Seriously Good Films to Get You Through the Rest of Winter

Noted film critic Bill Newcott, creator of AARP's "Movies for Grownups," offers his picks for moviegoers.

Scene from the film, "Lock & Key"

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Locke & Key

(Netflix, February 8)

Based on Joe Hill’s bestselling graphic novel, this long-awaited 10-episode series finds a recently widowed mother (Scandal‘s Darby Stanchfield) moving back to her ancestral home with her three kids after her husband is brutally killed. they find a series of reality-bending keys that may help solve the mystery of his death, but may free a long-imprisoned demonic presence as well.

Little Fires Everywhere

(Hulu, March 18)

Scene from the Hulu film "Little Fires Everywhere"
(Hulu)

Fresh from Big Little Lies and The Morning Show, Oscar-winner Reese Witherspoon stars in this eight-episode series, based on Celeste Ng’s bestselling novel, as a wealthy Ohio matriarch who rents an apartment to a struggling artist (Scandal‘s Kerry Washington) and her daughter. The pair’s kids become fast friends, but when some of them get a lot closer than that, sparks start to fly.

Hope Gap

(March 6)

Scene from the film, Hope Gap
(Origin Pictures)

Writer/director William Nicholson (GladiatorShadowlands) based this portrait of a dissolving marriage on his own parents’ split after 33 years. A history professor (Bill Nighy) who thinks he’ll be happier with the mother of one of his students, and a writer (Annette Bening) so focused on her work that she never noticed her husband’s unhappiness, etch a tableau of mutual reclusiveness enlivened only by a shared love for their grown son (Josh O’Conner, The Crown‘s Prince Charles).

Military Wives

(March 27)

Scene from the film, Military Wives
(Lionsgate Films)

In November 2011, viewers across Great Britain were transfixed by a performance by The Military Wives Choir — a group of women who came together while their husbands were deployed in Afghanistan. Director Peter Cattaneo’s (The Full Monty) stirring dramatization of the group’s beginnings stars Kristin Scott Thomas and Sharon Horgan (Amazon Prime’s Catastrophe) as the mismatched pair who launch the choir, bickering and reconciling their way to unexpected fame.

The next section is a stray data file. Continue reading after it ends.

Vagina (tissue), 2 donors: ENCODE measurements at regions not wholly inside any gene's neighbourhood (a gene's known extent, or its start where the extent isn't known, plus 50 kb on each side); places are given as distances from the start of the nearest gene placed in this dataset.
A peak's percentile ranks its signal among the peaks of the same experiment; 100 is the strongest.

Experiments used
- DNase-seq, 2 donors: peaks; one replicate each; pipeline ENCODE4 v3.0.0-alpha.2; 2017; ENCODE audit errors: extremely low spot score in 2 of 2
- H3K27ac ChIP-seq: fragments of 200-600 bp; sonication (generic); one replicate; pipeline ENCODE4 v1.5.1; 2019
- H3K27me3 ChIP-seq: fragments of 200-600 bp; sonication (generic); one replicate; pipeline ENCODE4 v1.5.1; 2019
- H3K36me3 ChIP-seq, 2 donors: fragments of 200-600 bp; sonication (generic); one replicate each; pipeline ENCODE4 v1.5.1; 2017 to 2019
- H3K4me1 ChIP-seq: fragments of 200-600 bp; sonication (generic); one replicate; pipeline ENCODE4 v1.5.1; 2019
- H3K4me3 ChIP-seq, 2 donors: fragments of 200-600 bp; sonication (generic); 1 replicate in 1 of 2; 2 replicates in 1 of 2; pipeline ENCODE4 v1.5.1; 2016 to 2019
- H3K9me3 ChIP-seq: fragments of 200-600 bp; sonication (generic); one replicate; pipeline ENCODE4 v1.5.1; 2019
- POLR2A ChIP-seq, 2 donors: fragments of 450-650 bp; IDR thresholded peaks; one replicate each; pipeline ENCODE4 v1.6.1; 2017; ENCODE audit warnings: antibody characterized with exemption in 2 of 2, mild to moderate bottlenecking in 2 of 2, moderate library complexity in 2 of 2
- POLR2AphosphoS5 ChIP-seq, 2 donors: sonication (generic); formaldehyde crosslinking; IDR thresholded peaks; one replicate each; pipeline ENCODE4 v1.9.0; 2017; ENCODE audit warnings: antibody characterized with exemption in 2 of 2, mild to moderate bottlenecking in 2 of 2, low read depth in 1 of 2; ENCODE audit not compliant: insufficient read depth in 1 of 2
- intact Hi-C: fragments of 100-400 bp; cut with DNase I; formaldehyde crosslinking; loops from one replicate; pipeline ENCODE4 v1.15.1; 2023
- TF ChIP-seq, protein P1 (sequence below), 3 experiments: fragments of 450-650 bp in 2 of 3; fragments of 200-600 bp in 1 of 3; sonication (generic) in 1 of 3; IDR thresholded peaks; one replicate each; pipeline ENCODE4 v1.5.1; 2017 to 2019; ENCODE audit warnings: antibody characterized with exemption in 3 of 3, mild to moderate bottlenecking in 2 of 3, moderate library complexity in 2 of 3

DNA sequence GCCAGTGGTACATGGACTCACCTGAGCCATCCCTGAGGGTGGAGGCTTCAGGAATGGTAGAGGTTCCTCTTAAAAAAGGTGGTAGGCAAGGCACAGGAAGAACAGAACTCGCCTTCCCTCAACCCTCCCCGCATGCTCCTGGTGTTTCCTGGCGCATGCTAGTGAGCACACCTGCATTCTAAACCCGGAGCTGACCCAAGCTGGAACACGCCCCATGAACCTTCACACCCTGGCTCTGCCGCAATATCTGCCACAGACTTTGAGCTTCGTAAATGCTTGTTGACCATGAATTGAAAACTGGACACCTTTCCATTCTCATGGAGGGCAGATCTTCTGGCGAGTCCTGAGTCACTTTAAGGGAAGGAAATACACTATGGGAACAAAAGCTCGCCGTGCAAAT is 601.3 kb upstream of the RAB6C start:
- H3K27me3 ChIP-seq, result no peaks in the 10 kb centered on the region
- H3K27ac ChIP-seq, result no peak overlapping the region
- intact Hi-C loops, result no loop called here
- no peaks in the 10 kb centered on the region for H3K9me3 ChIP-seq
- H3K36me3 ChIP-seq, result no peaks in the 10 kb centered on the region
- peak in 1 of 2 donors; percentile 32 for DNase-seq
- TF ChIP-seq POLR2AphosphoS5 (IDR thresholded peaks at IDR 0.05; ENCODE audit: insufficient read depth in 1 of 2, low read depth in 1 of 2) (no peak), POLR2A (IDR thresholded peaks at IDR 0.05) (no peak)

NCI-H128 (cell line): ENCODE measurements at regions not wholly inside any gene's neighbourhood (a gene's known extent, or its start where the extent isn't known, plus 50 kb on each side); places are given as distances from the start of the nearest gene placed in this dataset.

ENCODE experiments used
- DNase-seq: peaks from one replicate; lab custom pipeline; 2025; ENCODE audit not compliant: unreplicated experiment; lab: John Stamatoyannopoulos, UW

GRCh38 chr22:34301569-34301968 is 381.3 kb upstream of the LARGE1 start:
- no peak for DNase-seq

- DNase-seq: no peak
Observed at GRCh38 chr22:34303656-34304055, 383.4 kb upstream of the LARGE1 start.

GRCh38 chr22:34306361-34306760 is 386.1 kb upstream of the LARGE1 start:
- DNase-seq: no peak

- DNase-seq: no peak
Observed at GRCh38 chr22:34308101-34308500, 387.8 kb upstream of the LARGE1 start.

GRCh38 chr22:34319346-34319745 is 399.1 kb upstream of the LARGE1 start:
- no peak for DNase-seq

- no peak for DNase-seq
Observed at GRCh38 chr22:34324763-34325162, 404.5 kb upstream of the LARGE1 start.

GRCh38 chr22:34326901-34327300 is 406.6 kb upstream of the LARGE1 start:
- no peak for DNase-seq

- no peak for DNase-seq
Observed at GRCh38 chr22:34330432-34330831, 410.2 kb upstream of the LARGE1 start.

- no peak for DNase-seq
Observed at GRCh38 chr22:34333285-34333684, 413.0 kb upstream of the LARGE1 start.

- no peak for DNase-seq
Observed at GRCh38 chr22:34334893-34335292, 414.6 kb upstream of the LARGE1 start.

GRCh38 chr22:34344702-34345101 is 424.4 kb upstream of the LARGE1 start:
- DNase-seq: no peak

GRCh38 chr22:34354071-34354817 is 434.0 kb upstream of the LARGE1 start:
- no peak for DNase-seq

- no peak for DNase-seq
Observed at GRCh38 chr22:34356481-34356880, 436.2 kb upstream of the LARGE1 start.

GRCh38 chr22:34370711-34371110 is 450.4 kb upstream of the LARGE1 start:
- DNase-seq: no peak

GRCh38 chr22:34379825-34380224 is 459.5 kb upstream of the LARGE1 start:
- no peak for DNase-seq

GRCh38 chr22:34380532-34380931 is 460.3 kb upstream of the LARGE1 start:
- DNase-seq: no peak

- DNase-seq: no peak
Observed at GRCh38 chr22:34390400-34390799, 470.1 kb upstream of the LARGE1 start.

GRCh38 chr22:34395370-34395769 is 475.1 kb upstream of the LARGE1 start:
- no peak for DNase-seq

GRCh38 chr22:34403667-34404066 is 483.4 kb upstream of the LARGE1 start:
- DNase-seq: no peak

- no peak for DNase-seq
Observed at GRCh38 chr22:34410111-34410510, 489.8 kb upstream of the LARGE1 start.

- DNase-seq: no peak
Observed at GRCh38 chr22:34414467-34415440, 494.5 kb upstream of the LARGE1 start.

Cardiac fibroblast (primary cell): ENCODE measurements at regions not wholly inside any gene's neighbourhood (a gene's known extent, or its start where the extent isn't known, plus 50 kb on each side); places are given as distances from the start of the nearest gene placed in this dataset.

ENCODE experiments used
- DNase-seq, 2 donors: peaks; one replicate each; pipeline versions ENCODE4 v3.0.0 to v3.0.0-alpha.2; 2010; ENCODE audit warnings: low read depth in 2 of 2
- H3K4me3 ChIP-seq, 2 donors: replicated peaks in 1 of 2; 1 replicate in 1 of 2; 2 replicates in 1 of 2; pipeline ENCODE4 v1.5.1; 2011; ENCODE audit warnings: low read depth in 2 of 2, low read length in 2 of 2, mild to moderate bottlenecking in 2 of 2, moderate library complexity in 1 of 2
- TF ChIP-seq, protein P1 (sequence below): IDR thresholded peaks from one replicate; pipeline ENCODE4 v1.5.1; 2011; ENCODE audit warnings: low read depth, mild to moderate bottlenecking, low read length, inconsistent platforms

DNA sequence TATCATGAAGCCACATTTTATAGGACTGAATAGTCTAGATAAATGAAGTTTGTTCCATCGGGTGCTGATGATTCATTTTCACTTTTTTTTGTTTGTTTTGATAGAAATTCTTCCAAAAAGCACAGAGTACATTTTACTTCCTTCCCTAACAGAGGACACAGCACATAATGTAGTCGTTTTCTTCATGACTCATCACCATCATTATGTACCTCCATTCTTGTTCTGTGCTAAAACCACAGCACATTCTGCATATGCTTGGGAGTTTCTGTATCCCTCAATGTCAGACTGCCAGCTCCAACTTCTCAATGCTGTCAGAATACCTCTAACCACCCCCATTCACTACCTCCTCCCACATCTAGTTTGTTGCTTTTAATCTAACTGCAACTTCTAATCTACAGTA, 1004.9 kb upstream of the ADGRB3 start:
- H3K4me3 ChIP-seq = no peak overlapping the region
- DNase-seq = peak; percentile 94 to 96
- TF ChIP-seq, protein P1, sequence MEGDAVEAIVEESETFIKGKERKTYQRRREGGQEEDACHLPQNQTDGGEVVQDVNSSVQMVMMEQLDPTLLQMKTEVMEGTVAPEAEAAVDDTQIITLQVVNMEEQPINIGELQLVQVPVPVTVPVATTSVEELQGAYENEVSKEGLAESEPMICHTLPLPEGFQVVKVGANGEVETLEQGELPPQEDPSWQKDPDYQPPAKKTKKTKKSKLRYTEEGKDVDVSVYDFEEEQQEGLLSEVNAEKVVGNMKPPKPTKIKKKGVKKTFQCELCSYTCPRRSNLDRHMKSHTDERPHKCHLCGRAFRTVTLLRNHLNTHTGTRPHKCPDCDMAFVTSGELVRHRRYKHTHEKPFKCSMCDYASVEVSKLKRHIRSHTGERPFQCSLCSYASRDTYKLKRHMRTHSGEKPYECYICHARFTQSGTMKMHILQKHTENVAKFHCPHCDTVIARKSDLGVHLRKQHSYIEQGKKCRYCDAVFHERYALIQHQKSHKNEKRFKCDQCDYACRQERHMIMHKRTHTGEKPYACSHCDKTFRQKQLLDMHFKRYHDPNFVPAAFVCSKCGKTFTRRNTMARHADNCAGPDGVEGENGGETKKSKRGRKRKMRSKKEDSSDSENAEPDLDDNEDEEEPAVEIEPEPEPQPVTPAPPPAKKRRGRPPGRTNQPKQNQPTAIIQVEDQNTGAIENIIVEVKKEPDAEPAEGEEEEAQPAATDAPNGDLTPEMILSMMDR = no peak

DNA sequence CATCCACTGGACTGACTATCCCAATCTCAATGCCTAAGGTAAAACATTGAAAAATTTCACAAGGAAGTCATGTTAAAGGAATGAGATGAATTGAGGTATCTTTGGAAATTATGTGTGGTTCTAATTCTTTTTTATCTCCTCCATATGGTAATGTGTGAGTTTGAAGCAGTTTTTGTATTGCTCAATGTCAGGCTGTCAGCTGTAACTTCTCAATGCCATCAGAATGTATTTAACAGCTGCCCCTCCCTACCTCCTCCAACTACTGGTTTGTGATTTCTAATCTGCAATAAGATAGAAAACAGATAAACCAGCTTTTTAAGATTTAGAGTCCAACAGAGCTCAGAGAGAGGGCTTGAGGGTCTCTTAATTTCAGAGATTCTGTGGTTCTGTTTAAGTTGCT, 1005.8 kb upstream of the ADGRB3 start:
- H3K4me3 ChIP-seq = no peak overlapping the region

For biweekly video reviews of the latest films, visit Bill’s column, “Movies for the Rest of Us,” or check out his website, moviesfortherestofus.com.

This article is featured in the March/April 2020 issue of The Saturday Evening Post. Subscribe to the magazine for more art, inspiring stories, fiction, humor, and features from our archives.

Featured image: Darby Stanchfield in the film, Lock & Key. (Netflix)

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Comments

  1. To quote your blurb, those “People Who’ve Lived A Little” should demand better. The film industry is larger than ever and the quality of the productions is also, arguably, more impressive than ever and they are produced in many languages. Why stop at a shortlist of 4 English-speaking films, which may not be as “seriously good” as sold while also not be able to get people “through the rest of the winter”?

    Rather disappointed.

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